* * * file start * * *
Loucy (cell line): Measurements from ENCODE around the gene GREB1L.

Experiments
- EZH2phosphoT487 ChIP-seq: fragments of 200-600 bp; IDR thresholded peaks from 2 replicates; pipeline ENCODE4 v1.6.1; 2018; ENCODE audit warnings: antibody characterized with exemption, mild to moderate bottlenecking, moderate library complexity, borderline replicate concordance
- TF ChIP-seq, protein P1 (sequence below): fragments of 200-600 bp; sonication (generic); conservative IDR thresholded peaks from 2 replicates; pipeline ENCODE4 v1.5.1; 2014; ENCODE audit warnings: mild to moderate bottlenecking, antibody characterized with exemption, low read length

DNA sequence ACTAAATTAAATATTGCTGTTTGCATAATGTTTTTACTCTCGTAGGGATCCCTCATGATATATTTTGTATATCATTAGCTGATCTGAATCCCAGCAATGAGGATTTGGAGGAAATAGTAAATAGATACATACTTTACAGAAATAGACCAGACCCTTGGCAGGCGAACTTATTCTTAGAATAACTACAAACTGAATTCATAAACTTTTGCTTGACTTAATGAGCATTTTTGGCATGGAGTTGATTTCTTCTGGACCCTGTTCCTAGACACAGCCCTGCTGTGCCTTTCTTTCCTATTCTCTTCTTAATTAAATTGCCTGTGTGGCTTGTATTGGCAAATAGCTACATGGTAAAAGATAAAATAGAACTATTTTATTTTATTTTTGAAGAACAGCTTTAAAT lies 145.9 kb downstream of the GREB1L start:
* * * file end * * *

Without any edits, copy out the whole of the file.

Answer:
Loucy (cell line): Measurements from ENCODE around the gene GREB1L.

Experiments
- EZH2phosphoT487 ChIP-seq: fragments of 200-600 bp; IDR thresholded peaks from 2 replicates; pipeline ENCODE4 v1.6.1; 2018; ENCODE audit warnings: antibody characterized with exemption, mild to moderate bottlenecking, moderate library complexity, borderline replicate concordance
- TF ChIP-seq, protein P1 (sequence below): fragments of 200-600 bp; sonication (generic); conservative IDR thresholded peaks from 2 replicates; pipeline ENCODE4 v1.5.1; 2014; ENCODE audit warnings: mild to moderate bottlenecking, antibody characterized with exemption, low read length

DNA sequence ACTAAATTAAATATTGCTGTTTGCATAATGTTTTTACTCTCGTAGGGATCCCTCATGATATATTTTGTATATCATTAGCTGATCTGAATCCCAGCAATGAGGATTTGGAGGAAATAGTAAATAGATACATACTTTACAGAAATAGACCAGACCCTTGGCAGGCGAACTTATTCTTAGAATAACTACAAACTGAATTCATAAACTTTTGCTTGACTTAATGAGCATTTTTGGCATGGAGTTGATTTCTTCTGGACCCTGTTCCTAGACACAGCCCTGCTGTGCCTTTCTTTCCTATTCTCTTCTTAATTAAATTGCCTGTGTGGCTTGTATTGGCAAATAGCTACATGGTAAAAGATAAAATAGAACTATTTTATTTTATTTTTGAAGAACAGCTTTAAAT lies 145.9 kb downstream of the GREB1L start: